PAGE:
Aug 31, 2014
Home| Tools| Events| Blogs| Discussions Sign UpLogin


Market Watch

RSS By: Alan Brugler, AgWeb.com

Alan Brugler is the President of Brugler Marketing & Management, and the primary analyst and advisor.

Where Is That Bottle Rocket?

Jul 01, 2011

Brugler

Market Watch with Alan Brugler

July 1, 2011

Where Did I Put That Bottle Rocket?

 

As we head into the July 4th  weekend, the corn and wheat markets look like they are in need of a booster rocket. They have clearly lost their bullish momentum since the Russians announced that they were getting back into the export market. Actually, today was supposed to be the first day Russian wheat was to be available. Maybe we can strap a few leftover bottle rockets or Roman candles to the charts and get these things turned around. Of course, if you are cattle or hog feeder, you like this reprieve on the feed costs and might want to have a bucket of water close by.

 

Corn futures dropped 29 cents per bushel for the week, after a 30 cent loss and an 87 cent loss in the previous two weeks. That is some serious selling! Much of this was just plain old liquidation of long positions ahead of July deliveries. There were more than 500 thousand contracts open in July at the beginning of June, and that’s 2.5 billion bushels of corn. Registered receipts were less than 500 contracts, i.e. corn available to deliver against July futures. The short squeeze potential was there, but exchange rules require non-commercials to downsize to 600 contracts apiece by FND. Thus, the big sell off. Now that the only ones still in the pool are commercials and bullish funds, we’ll see if the shorts can come up with corn to deliver. There were zero deliveries on Friday.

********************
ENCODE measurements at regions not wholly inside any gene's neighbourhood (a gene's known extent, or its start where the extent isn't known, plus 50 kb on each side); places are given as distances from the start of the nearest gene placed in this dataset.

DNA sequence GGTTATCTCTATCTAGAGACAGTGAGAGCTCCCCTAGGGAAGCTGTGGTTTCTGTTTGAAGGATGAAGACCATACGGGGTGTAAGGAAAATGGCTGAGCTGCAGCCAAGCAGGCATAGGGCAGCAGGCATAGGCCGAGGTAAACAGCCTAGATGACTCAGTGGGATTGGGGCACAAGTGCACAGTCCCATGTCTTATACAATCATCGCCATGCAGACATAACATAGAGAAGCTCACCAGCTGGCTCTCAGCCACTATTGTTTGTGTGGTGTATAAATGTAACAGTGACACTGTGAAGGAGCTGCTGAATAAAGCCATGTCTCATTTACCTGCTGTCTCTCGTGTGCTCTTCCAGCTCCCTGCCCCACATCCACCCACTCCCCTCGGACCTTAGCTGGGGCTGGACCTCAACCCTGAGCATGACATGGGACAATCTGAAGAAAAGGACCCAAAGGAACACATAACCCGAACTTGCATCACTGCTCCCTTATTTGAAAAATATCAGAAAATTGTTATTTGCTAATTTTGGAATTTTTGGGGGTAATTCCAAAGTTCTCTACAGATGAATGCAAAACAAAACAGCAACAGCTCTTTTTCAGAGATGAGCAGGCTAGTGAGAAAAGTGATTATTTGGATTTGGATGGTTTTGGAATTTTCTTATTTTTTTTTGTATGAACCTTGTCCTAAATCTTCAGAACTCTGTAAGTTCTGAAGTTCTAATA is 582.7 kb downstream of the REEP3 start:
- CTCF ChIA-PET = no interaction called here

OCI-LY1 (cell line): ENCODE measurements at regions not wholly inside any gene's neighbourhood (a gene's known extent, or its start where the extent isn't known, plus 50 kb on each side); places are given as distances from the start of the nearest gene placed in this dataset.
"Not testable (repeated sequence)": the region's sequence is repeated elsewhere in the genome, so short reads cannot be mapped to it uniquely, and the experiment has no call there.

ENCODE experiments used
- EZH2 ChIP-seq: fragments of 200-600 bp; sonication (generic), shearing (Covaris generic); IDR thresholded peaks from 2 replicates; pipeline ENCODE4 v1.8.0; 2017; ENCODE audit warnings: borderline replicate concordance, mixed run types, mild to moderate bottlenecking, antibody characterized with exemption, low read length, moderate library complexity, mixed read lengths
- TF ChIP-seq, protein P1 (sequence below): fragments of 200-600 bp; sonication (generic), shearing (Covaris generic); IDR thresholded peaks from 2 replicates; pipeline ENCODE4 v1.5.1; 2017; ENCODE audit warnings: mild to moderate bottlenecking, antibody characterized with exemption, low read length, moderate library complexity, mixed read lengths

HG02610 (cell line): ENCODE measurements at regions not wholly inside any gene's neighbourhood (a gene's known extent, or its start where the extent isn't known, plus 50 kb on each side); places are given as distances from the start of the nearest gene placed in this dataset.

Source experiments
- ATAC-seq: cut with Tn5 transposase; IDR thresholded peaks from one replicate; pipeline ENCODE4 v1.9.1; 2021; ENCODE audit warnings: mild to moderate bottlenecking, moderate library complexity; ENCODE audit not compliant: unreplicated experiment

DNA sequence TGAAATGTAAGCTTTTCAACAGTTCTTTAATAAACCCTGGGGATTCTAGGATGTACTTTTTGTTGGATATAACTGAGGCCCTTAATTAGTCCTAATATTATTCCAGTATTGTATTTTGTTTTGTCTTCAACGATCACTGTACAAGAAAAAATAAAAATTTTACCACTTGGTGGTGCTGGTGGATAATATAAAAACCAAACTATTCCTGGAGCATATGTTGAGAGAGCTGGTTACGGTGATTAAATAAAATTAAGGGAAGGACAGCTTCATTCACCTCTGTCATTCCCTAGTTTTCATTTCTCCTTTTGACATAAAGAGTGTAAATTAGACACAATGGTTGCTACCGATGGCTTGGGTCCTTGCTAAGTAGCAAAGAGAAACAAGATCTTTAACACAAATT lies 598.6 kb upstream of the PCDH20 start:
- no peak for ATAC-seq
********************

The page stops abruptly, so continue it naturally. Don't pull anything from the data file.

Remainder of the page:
The corn sell off did get a fundamental kicker on Thursday, as USDA showed 3.67 billion bushels of corn were still sitting around on June 1. That was below the 4.3 billion from last year, but definitely more than the trade expected. USDA will have to cut the Feed & Residual use or the Ethanol use categories in the July WASDE report to show who didn’t use the corn that they found! The June 1 planted acreage number was also bearish, larger than the March Intentions for the 8th time in 9 years. There are still questions about the USDA numbers, particularly the harvested acres figure. It didn’t appear to take into account the widespread flooding in ND/SD/NE/IA and MO. That ground would be in the planted acres number, but will be a lake until August or September.

 

Soybeans were up 2 cents for the week.  China showed some interest in buying US beans again, despite rolling other purchases into the new crop time slots. USDA showed 619 million bushels of beans in the Grain Stocks report, which was 27 million more than the average trade estimate and suggests that August 31 ending stocks could be close to 200 million bushels. The soybean acreage number was bullish for beans at only 75.2 million. Producers went for extra corn ground in areas that could get it planted, leaving beans a little shy of the March intentions.  USDA does see an increase in double crop beans this year vs. year ago. The beans after wheat combo actually comes the closest to matching the revenue per acre from corn.

 

Wheat continued to show all the characteristics of a bear market, dropping hard on bearish news and pretty much ignoring bullish items. Chicago was down 8% for the week. KC was down 6%. Minneapolis spring wheat managed a 5 cent or 0.61% gain. All of it came on Friday. USDA on Monday showed 5% of the crop still wasn’t planted. On Thursday, USDA showed that at least 800,000 acres from the March intentions would NOT be planted, with durum acres on top of that. In fact, All Wheat planted acreage was reduced to 56.4 million acres.